China Finance: A stock play on increased Internet censorship
- China's leadership change likely to spark increased Internet censorship
- Censorship will temporarily push up costs for Chinese Internet companies
- Sina a possible short play: strong correlation btw. censorship, share price
- Censorship may drive down Youku shares temporarily: trade the bounce?
As the Chinese leadership handover approaches, there are a few tell-tale signs that everyone knows are coming: Banners about the greatness of the party, clean air and blue skies in Beijing for TV appearances, lots of speculation about what is going to happen, and increased Internet censorship. The last point suggests an opportunity for a speculative short position on Chinese stocks heavily influenced by censorship.
The Chinese government controls the Internet, and it’s often helpful to imagine it having a dial with Internet censorship written on it that it can use to adjust the levels. Internet censorship in China is not a stoic monolith; instead it’s a dynamic and multifaceted system that changes with the times.
One of the most important mechanisms for regulating the Internet is the self-regulation engaged in by the companies themselves. This is not only quicker, as the companies know their own users better than the government; it also switches the costs onto the companies. Complying with Internet censorship isn’t free, and when the dial gets turned up moderation costs increase.
Costs increase, user engagement goes down
Apart from driving up costs, the censorship also somewhat limits user engagement on the sites, as certain key words cannot be used or searched for, or at times certain locations are banned from posting anything on Weibo (see the protests in Ningbo for example). This is all bad news for the Chinese Internet companies that are dependent on user engagement to drive their business.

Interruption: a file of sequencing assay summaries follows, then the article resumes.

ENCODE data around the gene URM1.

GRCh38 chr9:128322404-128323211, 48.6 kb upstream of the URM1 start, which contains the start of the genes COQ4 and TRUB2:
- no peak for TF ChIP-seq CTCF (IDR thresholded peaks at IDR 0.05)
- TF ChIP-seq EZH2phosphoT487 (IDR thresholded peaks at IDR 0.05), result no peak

The most obvious play here is a speculative short on Sina (NASDAQ: SINA), whose stock price has previously proved very susceptible to government censorship moves. The last time the government suspended the comments section on the company’s Weibo service, for instance, the stock dived 10%, only to later rebound back when the restrictions were lifted.
The reason I use a dial to illustrate how Chinese Internet censorship works is that it’s almost always turned back to a relative default mid-setting after key events have passed. There is a case here to say the market in general tends to panic and exaggerate the impact of temporary changes in censorship policy.
Effect on shares probably temporary
While the changes will almost definitely have a noticeable impact on the results of the companies in question - for instance I expect to see increased costs for Sina Q4 - they are also temporary and not reflective of a normal quarter.
There are two potential plays here that look promising. The first is the short play on increased Internet censorship for the leadership change and an exaggerated market reaction. The second is trading the bounce by using a temporary dip in share price to get in and ride the possible price correction the following days.
While Sina is the most obvious choice for this type of play on policy, there are also other companies to keep an eye on. Online video site Youku (NASDAQ: YOKU), could see increased censorship, as would the other Weibo-style services for Tencent (HKSE: 0700), and Sohu (NASDAQ: SOHU), but the connection between stock price and microblogging service isn’t as strong for them as it is for Sina.
As the move is already speculative and depends both on increased Internet censorship and market reaction, I think Sina would be most likely to create a sitution where there is enough volatility for a short to make sense. The others could be worth keeping an eye on to get in on a correction play. Of course, every trade is a risk, and results can never be guaranteed.